The Great Indian Food Trip
Around a Subcontinent à la Carte
A delightfully surprising journey around India’s lesser-known food cultures.
The Great Indian Food Trip is an entertaining, erudite adventure of eating, drinking and travelling. This is how Zac O’Yeah has come to understand the Indian subcontinent, his home of thirty years.
O’Yeah’s fast-paced yet profound account charts a writer’s untiring quest for new cultural and culinary experiences. We accompany him on a ‘spare parts’ tour of Shivajinagar, Bengaluru’s slaughterhouse area. He shares the pleasures of drinking beer in Karnataka, toddy in Kerala; eating boiled vegetables and masala-less curries in the Mahatma’s ashram; and finding the true secret of tandoori chicken in Chandigarh. He discovers Goa’s literati sipping cashew feni with Orhan Pamuk and Amitav Ghosh, and finds two of his favourite foods—mushrooms and cheese—in shamudatsi, a Bhutanese stew.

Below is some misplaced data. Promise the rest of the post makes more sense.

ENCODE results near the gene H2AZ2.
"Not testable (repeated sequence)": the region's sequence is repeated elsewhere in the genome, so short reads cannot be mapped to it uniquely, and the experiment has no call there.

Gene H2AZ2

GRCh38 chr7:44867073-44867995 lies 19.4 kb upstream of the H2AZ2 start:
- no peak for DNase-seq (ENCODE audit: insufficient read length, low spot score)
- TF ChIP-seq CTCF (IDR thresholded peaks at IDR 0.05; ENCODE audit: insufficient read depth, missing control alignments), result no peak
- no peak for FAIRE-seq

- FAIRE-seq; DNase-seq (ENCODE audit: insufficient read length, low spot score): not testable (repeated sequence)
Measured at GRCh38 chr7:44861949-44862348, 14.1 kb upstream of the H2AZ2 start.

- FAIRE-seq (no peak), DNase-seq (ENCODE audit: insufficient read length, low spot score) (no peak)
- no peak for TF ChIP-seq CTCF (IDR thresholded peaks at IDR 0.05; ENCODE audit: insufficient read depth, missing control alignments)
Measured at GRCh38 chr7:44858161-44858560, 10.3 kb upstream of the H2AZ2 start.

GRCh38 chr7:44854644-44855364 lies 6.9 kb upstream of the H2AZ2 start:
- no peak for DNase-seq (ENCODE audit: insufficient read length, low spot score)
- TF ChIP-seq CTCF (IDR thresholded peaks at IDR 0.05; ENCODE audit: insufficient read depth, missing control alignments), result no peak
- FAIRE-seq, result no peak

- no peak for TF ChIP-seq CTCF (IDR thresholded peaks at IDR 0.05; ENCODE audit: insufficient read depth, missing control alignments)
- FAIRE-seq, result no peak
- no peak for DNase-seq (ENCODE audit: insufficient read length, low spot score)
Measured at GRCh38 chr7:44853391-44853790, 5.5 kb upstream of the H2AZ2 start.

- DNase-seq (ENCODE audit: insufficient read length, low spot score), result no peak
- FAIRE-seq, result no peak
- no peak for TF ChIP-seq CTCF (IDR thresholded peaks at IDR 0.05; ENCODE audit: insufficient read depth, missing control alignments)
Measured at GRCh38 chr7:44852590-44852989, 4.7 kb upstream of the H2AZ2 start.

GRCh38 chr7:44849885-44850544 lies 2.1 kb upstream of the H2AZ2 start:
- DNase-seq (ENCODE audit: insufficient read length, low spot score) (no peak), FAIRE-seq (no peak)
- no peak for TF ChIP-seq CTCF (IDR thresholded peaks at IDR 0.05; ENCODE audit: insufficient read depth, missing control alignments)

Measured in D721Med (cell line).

Whether you’re a lover of Indian cuisine or a wanderer seeking inspiration, this multi-course meal promises wonderful discoveries of India’s delicacies, their origins and their locales. O’Yeah captures India in a nutshell—a big, coconut-sized one.
‘A paean to India, from a man who has learned to love the country in many ways, not least through his stomach.’ — Samanth Subramanian
‘Zac takes the reader along on a wild rollercoaster ride across the sub-continent, magically expanding and contracting time and space at will … This drool-worthy à la carte memoir is a thrilling page-turner—an irresistible invitation to throw caution to the wind and binge.’ — Pushpesh Pant, food critic and historian
‘With his trademark humour, Zac O’Yeah delves deep into the underbelly of the country that he loves … a rollicking read.’ — Shoba Narayan, author and journalist
Zac O’Yeah is a Swedish novelist, rock musician and author of the Majestic Trilogy, a trio of detective stories set in his adopted home of Bengaluru. He has published seventeen books in Swedish and English, including several bestsellers, and has been translated into over twenty languages in India and elsewhere.